With international investment banks struggling in the Middle East, there’s an increasing tendency for senior executives to go it alone.
Zaid Maleh, 33, set up DACH ADVISORY, a boutique advisory firm that focuses on the German speaking markets in Europe as well as Russia, the Middle East and Asia, in 2011 after over a decade working for multi-national investment banks. He previously headed the Middle East and Africa business of Russian Bank VTB Capital, and has worked for Islamic bank Gatehouse as well as Austrian institution RZB in both Vienna and London.
Zaid is an Austrian national of Syrian origin and speaks Arabic, German, English and Russian. He has an MSc in Economics and Business Administration from the Vienna University of Economics.
How did you break into investment banking?
A combination of luck and ambition. I wanted to work in investment banking, but after completing my degree, I was worked as consultant for the United Nations in Vienna for four years. In 2005, Austrian bank RZB wanted to venture into the MENA region and was looking for someone to lead its efforts. I’d majored in investment banking and credit theory, spoke German but was also of Arabic origin and they jumped at the chance to hire me. It was also a relatively senior position – vice president – so it was a big break.
Can you give any advice to those trying to break into the industry now?
A lot has changed in the past few years; competition has intensified and the requirements for candidates are only getting tougher, so persistence and commitment are key. That said, investment banking is shrinking, so I’d think twice before entering the industry now.
Why did you decide to move from a large international investment bank to start your own venture?
Since the global financial crisis hit, a lot of tough regulation has been implemented for the financial sector and, while not all of this is bad, working as a banker for a multinational institution has become a lot more restrictive, and this can affect one’s ambition. I decided that I could not live with these restrictions and embraced my entrepreneurial spirit to go it alone.
In the Middle East, arguably more than any other region, deep relationships are key and the trust I’ve established with ultra-high-net-worth individuals, sovereign wealth funds and family offices here has transferred across to my new venture.
What are the main challenges affecting investment banking in the Middle East region currently? Are there any opportunities?
The main challenge in the Middle East market is changing the mindset – equity capital markets are suffering globally, but the debt capital markets in the region remain relatively unsophisticated. What’s more M&A is muted because of the attitude towards consolidation here. There’s still a lot of uncertainty because of the Arab Spring, but there’s a lot of growth potential in the region.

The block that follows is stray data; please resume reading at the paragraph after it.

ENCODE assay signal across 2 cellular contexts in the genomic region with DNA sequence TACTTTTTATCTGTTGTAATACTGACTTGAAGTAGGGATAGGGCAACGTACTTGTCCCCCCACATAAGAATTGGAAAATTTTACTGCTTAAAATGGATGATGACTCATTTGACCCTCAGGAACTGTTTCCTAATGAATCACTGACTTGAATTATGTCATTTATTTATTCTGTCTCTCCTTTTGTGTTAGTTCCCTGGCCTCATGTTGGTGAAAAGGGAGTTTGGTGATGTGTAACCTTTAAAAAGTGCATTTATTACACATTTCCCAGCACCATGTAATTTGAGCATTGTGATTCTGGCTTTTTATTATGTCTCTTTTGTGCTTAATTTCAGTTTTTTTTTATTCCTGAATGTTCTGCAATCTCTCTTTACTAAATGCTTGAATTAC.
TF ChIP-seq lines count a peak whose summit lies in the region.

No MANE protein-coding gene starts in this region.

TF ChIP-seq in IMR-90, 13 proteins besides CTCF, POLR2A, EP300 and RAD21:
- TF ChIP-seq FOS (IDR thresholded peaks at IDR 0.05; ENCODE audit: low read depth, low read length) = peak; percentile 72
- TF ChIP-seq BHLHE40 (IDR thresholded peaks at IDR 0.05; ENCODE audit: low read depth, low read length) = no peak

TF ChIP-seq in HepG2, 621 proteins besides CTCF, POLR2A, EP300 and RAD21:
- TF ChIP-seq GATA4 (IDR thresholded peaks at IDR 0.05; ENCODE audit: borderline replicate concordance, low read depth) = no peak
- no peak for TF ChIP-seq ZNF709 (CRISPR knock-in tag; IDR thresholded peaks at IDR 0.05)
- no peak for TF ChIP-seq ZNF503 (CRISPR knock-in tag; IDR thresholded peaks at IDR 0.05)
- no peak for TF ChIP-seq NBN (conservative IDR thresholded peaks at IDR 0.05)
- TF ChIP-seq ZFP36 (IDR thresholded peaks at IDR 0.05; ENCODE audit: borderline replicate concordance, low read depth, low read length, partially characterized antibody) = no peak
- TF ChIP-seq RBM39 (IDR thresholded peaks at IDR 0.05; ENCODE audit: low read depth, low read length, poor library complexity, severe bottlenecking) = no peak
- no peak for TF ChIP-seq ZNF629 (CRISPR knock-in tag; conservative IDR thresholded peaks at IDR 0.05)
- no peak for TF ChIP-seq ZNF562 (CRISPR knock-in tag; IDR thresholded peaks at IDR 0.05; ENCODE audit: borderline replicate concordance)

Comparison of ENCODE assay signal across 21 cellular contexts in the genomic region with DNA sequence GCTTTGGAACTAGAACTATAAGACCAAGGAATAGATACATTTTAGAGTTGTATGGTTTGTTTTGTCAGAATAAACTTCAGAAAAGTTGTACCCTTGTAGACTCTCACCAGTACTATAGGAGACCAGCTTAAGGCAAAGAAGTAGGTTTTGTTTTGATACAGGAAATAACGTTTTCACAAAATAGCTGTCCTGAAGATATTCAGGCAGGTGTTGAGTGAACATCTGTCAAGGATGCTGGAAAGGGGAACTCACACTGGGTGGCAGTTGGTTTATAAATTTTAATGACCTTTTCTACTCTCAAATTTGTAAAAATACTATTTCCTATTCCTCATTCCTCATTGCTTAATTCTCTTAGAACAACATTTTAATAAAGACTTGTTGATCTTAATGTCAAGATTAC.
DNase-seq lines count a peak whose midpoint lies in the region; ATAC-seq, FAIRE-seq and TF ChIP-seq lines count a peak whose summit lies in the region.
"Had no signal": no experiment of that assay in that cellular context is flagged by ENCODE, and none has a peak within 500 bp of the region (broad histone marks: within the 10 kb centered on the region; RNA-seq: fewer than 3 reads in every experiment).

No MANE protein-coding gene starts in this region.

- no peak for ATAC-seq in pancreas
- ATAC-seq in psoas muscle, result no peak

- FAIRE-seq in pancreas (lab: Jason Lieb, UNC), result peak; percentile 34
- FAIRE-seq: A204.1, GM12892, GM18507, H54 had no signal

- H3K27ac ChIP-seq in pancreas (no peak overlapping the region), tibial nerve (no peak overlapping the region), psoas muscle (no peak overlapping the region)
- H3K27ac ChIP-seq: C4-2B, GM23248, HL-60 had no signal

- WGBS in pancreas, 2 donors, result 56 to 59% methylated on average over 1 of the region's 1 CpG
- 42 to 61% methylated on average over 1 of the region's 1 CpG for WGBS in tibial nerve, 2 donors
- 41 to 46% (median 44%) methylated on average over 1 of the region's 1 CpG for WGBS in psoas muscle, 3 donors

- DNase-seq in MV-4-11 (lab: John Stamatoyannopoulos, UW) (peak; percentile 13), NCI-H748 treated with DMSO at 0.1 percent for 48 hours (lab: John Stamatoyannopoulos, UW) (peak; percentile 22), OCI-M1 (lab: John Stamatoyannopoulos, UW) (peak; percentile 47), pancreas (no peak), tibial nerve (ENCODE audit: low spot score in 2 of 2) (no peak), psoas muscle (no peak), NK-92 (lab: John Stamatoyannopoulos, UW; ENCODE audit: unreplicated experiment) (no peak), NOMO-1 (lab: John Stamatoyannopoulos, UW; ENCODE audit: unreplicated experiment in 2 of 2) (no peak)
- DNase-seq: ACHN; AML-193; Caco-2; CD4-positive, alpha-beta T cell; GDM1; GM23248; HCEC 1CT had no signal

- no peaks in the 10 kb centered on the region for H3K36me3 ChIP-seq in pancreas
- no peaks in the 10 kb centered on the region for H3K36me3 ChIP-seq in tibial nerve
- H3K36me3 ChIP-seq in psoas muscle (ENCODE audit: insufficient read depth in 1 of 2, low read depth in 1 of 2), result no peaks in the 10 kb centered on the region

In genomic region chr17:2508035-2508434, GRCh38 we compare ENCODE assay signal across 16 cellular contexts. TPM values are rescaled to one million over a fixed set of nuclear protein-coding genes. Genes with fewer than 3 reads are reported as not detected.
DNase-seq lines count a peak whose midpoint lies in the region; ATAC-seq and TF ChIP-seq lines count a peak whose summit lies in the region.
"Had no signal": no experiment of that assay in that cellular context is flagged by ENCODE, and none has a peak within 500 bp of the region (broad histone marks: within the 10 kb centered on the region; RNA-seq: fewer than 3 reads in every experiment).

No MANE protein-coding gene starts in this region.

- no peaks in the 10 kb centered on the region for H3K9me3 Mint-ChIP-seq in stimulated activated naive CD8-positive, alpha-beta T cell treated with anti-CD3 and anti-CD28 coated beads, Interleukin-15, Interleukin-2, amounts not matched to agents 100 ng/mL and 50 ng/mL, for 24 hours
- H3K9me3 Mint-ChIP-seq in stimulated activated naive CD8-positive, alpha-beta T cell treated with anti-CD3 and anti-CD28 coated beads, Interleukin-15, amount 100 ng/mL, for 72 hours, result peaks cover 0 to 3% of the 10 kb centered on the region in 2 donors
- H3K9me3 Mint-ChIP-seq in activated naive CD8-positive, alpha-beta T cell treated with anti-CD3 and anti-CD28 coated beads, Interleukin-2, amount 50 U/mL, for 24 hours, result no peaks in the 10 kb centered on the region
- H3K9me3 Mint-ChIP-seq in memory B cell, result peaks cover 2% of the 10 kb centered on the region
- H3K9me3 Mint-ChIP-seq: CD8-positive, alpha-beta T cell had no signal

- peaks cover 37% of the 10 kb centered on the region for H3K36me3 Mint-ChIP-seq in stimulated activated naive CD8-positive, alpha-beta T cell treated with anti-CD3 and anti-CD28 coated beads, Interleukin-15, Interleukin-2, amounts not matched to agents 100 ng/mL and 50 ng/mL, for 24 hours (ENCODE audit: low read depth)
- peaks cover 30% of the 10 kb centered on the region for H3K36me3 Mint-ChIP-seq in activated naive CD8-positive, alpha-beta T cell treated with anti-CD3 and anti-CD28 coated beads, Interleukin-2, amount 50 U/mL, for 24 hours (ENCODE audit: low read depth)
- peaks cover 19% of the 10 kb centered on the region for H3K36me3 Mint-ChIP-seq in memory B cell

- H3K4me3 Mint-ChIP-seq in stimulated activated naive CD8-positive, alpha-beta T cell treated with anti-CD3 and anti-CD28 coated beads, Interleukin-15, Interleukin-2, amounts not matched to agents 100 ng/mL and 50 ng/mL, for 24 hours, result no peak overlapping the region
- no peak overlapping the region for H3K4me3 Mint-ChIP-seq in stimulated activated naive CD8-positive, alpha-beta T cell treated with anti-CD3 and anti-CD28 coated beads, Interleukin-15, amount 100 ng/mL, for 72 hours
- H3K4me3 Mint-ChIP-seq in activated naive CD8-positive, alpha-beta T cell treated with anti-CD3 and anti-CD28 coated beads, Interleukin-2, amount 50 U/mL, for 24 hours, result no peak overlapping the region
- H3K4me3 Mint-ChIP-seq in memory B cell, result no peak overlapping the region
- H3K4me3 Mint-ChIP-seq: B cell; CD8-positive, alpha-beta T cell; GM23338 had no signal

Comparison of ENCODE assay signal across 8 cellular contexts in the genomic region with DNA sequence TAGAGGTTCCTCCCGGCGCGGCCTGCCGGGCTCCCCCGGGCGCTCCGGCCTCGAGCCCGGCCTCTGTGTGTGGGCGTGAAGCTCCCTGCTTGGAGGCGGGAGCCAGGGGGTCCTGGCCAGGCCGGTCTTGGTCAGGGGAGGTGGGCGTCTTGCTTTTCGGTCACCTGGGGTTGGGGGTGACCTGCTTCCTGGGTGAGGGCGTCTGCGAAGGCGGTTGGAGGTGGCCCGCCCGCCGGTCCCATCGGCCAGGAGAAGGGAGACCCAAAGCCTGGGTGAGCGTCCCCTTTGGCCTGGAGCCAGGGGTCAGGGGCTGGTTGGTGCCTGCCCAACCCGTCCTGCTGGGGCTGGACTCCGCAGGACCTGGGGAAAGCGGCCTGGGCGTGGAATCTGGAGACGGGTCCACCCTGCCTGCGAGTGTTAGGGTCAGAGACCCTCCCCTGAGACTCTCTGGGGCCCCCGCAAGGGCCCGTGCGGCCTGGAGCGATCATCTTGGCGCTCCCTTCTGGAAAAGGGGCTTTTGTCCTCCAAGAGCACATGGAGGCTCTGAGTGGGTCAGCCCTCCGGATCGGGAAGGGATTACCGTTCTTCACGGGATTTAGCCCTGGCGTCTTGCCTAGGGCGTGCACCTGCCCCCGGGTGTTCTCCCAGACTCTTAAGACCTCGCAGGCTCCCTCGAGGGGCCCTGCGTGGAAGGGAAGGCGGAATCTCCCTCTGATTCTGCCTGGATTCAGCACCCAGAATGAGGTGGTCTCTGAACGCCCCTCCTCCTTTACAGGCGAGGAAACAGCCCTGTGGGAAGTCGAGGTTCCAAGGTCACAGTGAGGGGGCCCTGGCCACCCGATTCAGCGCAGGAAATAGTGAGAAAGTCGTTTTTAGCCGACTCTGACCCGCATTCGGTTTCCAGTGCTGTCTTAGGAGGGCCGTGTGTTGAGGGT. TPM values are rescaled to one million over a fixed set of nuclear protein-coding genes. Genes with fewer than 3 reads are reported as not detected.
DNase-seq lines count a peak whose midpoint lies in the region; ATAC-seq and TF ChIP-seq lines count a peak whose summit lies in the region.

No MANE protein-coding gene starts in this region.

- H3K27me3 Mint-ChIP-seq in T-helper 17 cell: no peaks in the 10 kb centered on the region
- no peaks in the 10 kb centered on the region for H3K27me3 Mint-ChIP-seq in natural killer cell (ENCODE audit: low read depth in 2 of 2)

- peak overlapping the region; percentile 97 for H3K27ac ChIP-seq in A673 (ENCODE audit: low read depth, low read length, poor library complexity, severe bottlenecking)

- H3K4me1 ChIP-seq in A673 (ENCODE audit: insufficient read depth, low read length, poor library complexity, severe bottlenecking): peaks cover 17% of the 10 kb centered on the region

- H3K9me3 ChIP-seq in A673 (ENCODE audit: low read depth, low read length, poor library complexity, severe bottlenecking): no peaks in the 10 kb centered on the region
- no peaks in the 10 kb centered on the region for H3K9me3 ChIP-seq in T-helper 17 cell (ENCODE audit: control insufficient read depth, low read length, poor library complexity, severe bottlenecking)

Is DACH ADVISORY recruiting currently?
Yes, we’re always on the look-out for good people, and currently have offices in Dubai, Moscow and Vienna. We started out just over a year ago with me and three other investment bankers and now we have 12 people and are still trying to expand.
We’re hiring execution bankers for the deals we’ve secured in the pipeline and these are across a range of sectors and geographies, so it’s a challenging position. Surprisingly, despite thousands of investment banking lay offs globally, we haven’t found it any easier to recruit.
What do you look for?
Because we’re a boutique, the biggest thing we want is someone we feel can fit into the organisation, and this means the right combination of experience, qualifications and attitude. You need to be motivated and a self-starter – working for a large organisation I spent a lot of time and energy trying to motivate certain team members, while others happily worked under their own steam. There’s no room for the first type of person in a start-up.
Has your career been conventional or capricious?
It’s been far from conventional – I’ve worked in London, Vienna, Moscow and Dubai in debt capital markets, M&A and Islamic finance and only entered investment banking after five years in the job market.
What three things would you always advise someone to do before stepping into an interview with you?
Be prepared, be committed and be convincing. I’ve been dragged into enough long meetings working in multinationals to want to avoid wasting my time and if someone doesn’t know what they want, they’re unlikely to make a good impression. It generally takes me 15-20 minutes to know if I like a person and I rely a lot on a positive first impression.
What would you do if you weren’t working in finance?
Playing tennis. I believe that if I’d had the time and the resources I could have made it into the top 50 of the ATP rankings. I’m too old now, though.
What do you do to relax?
I play a lot of sports, particularly tennis, but the arrival of my baby daughter now means I spend a lot of my spare time playing for her, which is relaxing.
Who do you most admire?
Steve Jobs, because of his entrepreneurial nature and his visionary brain. And Roger Federer.